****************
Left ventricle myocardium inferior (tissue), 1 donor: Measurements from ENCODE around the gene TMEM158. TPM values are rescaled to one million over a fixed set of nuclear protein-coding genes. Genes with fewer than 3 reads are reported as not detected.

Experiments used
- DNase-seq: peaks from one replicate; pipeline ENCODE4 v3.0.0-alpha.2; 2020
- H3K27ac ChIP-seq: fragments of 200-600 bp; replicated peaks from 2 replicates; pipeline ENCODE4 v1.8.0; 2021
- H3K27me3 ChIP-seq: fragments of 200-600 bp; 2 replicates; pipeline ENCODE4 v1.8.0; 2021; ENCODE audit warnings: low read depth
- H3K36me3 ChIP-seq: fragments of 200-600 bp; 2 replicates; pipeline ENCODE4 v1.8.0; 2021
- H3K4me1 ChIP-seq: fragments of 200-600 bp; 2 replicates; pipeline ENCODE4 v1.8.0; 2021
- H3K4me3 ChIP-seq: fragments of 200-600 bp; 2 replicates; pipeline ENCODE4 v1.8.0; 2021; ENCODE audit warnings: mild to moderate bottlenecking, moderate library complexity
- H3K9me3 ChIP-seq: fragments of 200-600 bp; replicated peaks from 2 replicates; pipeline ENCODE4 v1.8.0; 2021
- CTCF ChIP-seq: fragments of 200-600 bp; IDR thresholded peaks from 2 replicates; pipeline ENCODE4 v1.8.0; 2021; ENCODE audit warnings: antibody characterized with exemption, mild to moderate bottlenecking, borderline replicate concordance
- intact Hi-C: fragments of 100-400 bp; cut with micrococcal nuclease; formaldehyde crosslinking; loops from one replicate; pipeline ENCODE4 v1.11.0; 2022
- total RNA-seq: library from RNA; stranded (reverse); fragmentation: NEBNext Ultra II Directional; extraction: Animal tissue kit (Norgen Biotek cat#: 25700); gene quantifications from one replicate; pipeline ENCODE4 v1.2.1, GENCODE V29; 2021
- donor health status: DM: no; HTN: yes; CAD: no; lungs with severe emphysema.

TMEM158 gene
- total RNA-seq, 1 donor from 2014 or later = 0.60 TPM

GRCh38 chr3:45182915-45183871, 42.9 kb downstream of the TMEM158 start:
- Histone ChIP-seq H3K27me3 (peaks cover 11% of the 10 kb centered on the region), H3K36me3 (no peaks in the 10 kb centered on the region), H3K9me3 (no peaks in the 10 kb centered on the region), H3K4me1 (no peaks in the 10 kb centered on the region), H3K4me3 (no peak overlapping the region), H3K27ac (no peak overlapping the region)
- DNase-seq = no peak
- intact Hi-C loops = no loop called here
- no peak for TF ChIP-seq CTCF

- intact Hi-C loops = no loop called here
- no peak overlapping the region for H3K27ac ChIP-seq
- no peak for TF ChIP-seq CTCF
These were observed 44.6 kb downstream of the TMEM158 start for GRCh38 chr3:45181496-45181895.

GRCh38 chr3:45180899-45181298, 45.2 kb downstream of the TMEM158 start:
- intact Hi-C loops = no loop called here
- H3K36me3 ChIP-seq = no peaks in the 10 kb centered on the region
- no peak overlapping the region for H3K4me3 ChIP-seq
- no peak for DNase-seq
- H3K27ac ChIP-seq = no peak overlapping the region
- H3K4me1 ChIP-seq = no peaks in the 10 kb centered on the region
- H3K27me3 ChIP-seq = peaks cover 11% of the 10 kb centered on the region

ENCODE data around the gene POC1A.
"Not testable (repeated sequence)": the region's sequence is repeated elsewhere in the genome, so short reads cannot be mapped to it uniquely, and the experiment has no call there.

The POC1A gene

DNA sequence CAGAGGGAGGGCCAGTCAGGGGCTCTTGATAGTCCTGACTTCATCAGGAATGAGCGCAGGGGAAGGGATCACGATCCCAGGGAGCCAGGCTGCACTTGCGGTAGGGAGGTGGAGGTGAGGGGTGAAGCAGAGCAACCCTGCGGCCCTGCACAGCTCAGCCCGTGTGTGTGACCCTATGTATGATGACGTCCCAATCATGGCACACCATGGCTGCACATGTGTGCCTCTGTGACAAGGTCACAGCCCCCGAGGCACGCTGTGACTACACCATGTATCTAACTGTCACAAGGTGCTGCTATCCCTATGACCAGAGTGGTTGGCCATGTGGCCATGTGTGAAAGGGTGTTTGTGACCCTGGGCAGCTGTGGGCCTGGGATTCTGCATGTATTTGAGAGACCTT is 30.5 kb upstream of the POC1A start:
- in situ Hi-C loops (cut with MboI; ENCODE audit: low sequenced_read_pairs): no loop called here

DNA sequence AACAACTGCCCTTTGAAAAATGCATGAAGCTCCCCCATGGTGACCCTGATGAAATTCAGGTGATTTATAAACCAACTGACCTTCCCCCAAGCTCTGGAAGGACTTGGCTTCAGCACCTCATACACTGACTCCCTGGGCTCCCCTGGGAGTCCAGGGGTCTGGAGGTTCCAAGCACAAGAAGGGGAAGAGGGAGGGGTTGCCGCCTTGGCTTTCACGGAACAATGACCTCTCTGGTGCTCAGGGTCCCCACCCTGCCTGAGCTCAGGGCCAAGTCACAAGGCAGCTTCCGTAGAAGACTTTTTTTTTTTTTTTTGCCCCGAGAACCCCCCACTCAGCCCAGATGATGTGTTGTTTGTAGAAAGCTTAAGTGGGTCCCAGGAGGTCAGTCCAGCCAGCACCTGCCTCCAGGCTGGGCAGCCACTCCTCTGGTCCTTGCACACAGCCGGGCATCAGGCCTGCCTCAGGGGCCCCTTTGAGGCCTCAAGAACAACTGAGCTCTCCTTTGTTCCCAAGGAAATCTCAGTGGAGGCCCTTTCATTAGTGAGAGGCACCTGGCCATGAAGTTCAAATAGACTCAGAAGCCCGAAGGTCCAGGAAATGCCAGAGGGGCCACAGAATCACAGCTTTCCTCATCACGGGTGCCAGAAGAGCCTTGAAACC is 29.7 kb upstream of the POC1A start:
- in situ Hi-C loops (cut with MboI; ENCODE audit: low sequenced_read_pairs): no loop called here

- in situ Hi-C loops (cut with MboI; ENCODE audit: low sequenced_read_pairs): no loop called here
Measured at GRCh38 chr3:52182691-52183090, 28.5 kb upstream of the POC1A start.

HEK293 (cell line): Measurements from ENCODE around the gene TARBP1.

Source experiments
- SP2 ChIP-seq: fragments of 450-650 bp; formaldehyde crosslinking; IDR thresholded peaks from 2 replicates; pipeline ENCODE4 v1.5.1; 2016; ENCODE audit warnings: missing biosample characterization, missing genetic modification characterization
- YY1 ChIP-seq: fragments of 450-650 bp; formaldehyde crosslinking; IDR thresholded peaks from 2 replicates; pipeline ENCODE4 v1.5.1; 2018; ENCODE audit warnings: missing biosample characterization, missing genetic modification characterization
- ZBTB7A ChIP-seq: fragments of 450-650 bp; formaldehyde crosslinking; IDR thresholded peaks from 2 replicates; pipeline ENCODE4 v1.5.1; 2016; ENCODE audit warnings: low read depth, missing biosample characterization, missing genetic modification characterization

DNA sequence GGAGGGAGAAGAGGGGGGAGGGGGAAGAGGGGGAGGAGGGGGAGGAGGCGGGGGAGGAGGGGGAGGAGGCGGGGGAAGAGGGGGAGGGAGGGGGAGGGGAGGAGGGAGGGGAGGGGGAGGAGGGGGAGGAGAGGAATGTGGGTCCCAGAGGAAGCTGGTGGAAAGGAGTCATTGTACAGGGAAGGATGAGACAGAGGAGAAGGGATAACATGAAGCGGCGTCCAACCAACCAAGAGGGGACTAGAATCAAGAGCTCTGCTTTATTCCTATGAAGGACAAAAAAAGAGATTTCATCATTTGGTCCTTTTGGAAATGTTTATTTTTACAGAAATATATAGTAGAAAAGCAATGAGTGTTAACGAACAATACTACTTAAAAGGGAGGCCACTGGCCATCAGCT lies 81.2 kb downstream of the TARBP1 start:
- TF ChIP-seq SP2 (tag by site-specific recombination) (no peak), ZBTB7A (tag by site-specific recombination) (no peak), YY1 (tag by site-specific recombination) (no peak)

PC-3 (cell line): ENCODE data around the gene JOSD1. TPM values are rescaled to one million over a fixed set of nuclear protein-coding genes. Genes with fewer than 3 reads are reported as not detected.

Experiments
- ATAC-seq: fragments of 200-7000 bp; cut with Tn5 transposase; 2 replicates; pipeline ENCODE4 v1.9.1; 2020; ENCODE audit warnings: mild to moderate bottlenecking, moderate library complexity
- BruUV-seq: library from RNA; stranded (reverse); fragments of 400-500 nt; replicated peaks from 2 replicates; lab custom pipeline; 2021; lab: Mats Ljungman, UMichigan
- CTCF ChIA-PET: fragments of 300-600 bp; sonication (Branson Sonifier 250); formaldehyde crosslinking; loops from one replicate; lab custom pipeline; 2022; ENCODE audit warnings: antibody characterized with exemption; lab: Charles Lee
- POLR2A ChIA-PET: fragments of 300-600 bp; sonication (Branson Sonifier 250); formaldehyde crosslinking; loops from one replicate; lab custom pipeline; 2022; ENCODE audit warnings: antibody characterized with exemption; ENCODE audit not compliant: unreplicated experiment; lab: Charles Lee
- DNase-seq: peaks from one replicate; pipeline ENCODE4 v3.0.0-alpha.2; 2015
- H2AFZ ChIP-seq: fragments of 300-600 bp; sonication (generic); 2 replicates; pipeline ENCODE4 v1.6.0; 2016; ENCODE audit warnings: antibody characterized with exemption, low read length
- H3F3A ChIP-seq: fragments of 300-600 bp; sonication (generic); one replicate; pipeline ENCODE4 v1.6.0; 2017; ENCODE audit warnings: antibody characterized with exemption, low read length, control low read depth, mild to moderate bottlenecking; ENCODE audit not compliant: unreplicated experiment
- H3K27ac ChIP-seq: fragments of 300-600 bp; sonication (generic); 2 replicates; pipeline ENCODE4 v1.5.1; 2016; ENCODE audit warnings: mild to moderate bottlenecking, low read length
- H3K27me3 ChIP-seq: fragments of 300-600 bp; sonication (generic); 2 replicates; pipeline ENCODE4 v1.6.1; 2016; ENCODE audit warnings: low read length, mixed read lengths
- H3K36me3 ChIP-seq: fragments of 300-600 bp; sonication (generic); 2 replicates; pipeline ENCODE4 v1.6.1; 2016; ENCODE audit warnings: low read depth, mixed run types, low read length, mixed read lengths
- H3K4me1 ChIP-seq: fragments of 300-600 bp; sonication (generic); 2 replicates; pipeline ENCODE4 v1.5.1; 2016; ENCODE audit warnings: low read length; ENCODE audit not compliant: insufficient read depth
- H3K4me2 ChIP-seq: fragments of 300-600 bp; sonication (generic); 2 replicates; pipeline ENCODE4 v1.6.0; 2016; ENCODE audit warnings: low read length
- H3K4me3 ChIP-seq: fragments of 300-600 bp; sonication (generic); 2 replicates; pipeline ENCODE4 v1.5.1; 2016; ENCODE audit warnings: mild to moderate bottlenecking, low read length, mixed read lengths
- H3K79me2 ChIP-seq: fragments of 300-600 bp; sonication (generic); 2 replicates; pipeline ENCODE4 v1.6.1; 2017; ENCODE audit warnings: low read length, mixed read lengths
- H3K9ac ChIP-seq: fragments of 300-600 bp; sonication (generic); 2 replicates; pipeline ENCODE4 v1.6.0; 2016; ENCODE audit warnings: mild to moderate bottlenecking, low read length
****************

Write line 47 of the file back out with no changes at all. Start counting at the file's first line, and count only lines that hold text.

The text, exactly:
DNA sequence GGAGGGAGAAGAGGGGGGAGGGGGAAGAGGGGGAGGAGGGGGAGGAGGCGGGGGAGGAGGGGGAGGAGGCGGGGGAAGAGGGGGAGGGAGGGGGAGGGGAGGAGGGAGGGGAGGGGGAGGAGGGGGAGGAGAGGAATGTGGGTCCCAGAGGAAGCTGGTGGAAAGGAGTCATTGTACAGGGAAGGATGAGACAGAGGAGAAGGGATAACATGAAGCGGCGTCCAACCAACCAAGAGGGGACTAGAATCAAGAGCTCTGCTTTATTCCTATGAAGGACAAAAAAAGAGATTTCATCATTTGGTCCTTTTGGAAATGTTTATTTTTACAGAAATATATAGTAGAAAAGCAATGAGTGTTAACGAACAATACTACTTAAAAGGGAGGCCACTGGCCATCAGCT lies 81.2 kb downstream of the TARBP1 start: